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Jan 26, 2017 09:12 AM EST

Google Gmail is getting more serious about cybersecurity matters. Starting next month, Gmail will start blocking Javascript attachments in emails for security reasons. The search engine company made the big announcement on the G Suite Updates Blog.

Reduce Malicious Attacks, Including Phishing

Currently, Google Gmail restricts only file types such as .exe, .msc, and .bat, but things are about to change as another file type will be joining that group, Android Headlines reported.

Starting Feb. 13, Gmail will no longer allow Javascript attachments in the email because hackers have been increasingly using it with the phishing scams, according to Engadget. For the uninitiated, phishing is a technical term used to describe an attempt to obtain sensitive information by disguising as a trustworthy, legitimate website or sender in an email. 

It is carried out using an email attachment that links to a legitimate-looking, but malware-infected, website. According to Dark Reading, a fully functional phishing page could look exactly like Google Gmail signing page, similar to what happened in the recent Gmail Phishing attack.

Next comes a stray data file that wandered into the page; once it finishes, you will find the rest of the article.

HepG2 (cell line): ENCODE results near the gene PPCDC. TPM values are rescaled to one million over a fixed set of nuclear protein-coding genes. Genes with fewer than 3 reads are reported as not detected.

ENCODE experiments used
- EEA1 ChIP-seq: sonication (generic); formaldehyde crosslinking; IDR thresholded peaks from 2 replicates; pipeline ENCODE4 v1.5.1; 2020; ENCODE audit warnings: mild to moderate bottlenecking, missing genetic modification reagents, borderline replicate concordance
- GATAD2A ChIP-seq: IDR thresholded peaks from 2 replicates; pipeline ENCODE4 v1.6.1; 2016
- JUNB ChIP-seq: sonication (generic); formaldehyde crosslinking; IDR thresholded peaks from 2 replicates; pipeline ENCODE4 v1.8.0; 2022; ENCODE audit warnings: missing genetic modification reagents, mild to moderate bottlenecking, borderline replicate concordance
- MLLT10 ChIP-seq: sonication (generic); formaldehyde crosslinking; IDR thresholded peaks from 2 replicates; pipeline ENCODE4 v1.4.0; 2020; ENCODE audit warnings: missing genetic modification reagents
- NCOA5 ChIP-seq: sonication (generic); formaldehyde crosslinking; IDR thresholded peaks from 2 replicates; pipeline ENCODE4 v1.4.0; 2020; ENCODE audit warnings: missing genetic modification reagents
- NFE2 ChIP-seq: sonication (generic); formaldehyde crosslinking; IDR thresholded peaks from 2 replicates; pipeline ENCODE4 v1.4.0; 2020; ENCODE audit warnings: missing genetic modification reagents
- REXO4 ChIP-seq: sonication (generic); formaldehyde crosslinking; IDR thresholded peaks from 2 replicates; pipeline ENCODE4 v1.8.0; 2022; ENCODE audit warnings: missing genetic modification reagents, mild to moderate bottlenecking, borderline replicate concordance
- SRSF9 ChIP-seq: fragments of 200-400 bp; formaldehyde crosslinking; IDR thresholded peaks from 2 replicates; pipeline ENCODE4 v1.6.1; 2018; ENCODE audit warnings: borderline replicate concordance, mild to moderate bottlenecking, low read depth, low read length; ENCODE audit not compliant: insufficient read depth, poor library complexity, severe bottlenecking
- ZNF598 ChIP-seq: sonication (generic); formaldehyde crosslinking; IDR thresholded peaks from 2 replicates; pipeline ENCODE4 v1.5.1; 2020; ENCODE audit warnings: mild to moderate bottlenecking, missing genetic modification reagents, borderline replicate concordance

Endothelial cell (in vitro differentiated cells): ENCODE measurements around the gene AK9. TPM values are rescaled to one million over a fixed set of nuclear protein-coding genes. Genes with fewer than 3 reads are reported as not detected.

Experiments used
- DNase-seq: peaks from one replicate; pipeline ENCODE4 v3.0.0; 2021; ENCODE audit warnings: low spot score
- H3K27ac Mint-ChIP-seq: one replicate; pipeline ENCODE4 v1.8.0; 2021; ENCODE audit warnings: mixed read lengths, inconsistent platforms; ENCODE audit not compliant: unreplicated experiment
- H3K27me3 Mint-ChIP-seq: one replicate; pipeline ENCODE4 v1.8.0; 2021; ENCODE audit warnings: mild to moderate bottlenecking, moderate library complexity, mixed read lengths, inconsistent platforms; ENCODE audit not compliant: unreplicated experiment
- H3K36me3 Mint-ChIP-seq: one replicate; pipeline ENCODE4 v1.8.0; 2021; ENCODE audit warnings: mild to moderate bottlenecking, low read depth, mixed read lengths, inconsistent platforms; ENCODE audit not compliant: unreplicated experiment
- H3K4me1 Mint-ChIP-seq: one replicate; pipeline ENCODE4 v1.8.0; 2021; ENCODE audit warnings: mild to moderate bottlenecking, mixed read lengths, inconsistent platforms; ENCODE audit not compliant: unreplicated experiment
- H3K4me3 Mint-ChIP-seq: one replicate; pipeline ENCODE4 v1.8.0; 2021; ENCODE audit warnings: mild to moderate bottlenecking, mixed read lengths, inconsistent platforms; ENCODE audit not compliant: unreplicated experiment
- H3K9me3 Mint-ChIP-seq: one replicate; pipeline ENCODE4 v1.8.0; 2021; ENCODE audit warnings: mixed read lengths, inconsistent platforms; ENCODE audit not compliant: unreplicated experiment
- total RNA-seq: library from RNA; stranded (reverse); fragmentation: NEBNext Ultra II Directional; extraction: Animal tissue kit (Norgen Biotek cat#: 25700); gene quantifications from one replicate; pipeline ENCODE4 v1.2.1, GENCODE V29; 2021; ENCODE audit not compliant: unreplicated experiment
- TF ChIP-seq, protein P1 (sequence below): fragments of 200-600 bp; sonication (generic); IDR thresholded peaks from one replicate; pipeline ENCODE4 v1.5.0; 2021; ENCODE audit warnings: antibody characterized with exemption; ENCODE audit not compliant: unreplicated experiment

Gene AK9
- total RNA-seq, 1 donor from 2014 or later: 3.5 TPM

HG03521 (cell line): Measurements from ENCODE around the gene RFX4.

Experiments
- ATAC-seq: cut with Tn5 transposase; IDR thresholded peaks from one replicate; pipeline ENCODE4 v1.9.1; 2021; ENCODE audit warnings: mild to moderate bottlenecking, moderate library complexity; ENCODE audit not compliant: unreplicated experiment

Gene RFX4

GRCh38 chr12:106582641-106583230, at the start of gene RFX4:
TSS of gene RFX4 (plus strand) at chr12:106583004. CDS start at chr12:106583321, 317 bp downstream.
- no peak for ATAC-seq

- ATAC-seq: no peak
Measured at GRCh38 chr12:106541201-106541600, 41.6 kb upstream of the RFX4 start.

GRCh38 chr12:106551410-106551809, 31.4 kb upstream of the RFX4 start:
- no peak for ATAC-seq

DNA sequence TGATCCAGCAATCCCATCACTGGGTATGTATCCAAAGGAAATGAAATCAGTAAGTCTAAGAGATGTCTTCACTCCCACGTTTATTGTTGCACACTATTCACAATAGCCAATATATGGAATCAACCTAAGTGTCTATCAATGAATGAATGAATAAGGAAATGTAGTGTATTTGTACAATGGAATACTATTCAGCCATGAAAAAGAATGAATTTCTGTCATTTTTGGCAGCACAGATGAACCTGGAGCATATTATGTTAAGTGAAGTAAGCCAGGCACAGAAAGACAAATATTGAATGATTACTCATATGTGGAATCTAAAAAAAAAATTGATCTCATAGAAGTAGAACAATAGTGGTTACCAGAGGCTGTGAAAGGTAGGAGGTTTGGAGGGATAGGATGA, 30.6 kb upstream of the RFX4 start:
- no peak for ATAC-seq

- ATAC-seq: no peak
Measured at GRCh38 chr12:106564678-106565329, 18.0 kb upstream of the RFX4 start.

The javascript attachments are known vector points for malware distribution. Once the users have downloaded the malicious attachments, hackers would be able to gain access to PCs and steal data or perform other types of cybercrimes.

Google's primary goal is to mitigate the chance of getting infected by malware and other forms of malicious attacks. 

Hackers Might Find Other Ways to Attack

Additionally, users will not able to hide the Javascript file in compressed form, such as .zip formats. This would mean a reduction to some methods of hiding malicious files. And Google would also be able to find Javascript file attachments and block them.

However, it still possible to share Javascript files through two of various Google services: Google Drive and Google Cloud Storage. Although Google's Gmail restriction will definitely be a big help for most users, but there is also a possibility that malware creators will be able to look for other distribution methods.

This is because hackers and malware developers are getting too creative and smart these days. They also have good track records of learning new malware distribution methods when traditional means are no longer effective. Nonetheless, other ways to prevent them are also going to be discovered.

Follows Google, Google Gmail, phishing, Malware, malware distribution, Software, email
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